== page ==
MSU aiming for ‘total destruction’ of PFAS with new plasma technology

Researchers looking for solutions to the country’s perennial chemical problems have set their sights on a bold goal: Total destruction.

A Michigan State University physics professor is researching ways to use plasma — a fourth state of matter made up of ions and electrons — to “permanently destroy” PFAS, as he puts it. Per and polyfluoroalkyl substances are among the most persistent pollutants in the world.

The science behind the process is in its early stages of development. But Dr. Chi Hua Fan, project director who leads the PFAS Research Laboratory at MSU, says the new technology has the ability to completely eliminate the substance without generating the waste that typically follows other treatment efforts.

“There will never be a single solution. (Plasma) will also be part of a larger system,” Fan said. “But it’s really cost effective. It’s very simple.”

There may be only a few steps when it comes to using plasma to remove PFAS, but the science surrounding the method can quickly get complicated.

Although PFAS has been found around the world, removing it continues to stump scientists. Even the EPA says researchers still don’t understand the best way to detect and remove it from the environment. This includes removing it from drinking water, air, soil and people.

Of the 2,854 locations where PFAS has been found, approximately 200 of them are in Michigan — one of the highest concentrations in the country.

Standing in the way of most efforts to remove PFAS from the environment is the chemical bond that makes up the contaminant. He is incredibly healthy. Most methods researchers use when removing PFAS struggle to break the bond.

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The most common methods involve removing the contaminant with a filter or purifying the water. But these systems are inefficient, Fan says. They also create wastewater that still has highly concentrated levels of PFAS in it, which ends up being stored in landfills and other industrial sites. There, they further pollute the nearby environment as leachate—the rainwater that mixes with buried waste before draining into the ground.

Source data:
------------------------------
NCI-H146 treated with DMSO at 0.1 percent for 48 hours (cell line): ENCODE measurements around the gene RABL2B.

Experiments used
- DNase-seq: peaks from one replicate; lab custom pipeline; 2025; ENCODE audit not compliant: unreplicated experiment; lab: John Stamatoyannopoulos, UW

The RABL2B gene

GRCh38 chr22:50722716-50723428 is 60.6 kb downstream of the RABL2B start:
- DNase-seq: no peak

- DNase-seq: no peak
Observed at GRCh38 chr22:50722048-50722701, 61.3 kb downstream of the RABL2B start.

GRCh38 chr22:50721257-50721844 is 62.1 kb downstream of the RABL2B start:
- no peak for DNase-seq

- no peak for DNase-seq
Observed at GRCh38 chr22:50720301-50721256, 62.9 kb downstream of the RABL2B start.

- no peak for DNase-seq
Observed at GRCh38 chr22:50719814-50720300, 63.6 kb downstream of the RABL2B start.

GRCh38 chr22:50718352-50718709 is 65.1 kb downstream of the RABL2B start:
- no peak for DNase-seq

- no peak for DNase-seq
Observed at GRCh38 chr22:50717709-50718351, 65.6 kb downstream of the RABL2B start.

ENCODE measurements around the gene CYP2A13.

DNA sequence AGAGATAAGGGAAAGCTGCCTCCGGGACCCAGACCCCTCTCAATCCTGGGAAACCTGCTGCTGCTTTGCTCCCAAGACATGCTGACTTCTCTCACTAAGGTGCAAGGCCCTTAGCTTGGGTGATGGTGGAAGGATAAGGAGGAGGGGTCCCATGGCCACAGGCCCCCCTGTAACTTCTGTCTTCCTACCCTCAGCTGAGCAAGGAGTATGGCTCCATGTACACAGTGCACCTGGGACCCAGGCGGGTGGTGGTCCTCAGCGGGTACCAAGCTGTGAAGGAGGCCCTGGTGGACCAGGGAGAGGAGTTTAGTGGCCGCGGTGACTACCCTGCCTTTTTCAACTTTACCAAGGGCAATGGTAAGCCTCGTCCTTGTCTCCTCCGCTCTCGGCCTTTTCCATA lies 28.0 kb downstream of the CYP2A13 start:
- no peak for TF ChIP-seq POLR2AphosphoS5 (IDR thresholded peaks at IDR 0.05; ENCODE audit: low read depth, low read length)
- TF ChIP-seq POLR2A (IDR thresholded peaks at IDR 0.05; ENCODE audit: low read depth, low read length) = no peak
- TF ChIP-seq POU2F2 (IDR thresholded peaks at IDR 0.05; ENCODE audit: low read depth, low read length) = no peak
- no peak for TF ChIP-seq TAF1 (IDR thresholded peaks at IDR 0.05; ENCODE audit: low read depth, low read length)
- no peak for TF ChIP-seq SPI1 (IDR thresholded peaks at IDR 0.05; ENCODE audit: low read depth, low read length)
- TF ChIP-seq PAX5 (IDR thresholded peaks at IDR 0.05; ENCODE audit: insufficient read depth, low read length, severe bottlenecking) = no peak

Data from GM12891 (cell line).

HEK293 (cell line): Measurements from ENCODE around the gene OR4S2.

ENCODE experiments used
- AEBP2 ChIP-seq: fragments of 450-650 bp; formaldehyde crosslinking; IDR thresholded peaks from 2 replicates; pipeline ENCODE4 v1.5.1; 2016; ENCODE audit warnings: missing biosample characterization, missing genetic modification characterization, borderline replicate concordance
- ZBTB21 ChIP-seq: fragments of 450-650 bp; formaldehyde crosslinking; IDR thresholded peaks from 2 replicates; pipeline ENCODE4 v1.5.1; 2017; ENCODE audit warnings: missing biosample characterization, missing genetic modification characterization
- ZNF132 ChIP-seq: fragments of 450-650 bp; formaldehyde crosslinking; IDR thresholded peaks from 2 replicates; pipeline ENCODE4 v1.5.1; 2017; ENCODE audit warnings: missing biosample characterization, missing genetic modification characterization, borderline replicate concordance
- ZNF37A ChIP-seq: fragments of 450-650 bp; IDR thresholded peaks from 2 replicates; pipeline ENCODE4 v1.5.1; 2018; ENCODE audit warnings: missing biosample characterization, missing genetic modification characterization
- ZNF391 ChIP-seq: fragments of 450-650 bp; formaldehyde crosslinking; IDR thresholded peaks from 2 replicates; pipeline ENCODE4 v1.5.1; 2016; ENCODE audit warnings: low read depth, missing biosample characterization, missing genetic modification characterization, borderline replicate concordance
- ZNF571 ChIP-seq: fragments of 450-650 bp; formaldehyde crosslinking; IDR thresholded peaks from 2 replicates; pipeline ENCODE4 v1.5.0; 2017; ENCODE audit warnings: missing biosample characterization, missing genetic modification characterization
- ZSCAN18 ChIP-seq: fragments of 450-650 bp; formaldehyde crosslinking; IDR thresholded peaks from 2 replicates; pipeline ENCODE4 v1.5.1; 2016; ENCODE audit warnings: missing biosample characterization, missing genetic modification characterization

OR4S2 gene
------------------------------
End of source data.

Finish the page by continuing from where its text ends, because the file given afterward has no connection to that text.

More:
Now, with the help of a $690,000 grant through the Great Lakes Conservation Fund, Phan hopes to test a new plasma technology. Not only is it able to completely destroy PFAS, but it does so faster than conventional methods and with less waste.

The secret is in the extremely high temperatures.

A fan has already tested the new method against older techniques. It’s called MEAP (magnetically enhanced arc plasma) and involves an atmospheric plasma in which the electron temperature is ~30,000 degrees Celsius. Beneath the plasma is PFAS-contaminated water. While concentrated, the PFAS is then transported by gas into the plasma, which is hot enough to break the bonds.

Magnetically Enhanced Arc Plasma uses a plasma vortex that covers a wide area of ​​the water surface. The gas bubbles transport the PFAS in the water into the plasma, where they break it down. Graphic courtesy of Dr. Qi Hua Fan.

“These electrons can break down PFAS,” Fan said.

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The technology has a downside. It requires a lot of energy to power up. And previous techniques using plasma have led to the creation of shorter strains of PFAS.

Fenn says the hope is that the technology can be adopted everywhere. It has the capacity to treat thousands of gallons of contaminated water every day, making it an effective waste water management.

“This is a perfect example of how (technology) can have a positive impact on society in other industries,” said Russell Zaras, lead business developer at Fraunhofer, a research and development firm that is partnering with MSU on the project.

Fan, MSU and Fraunhofer envision both waste management companies and cities dealing with human wastewater using the technology.

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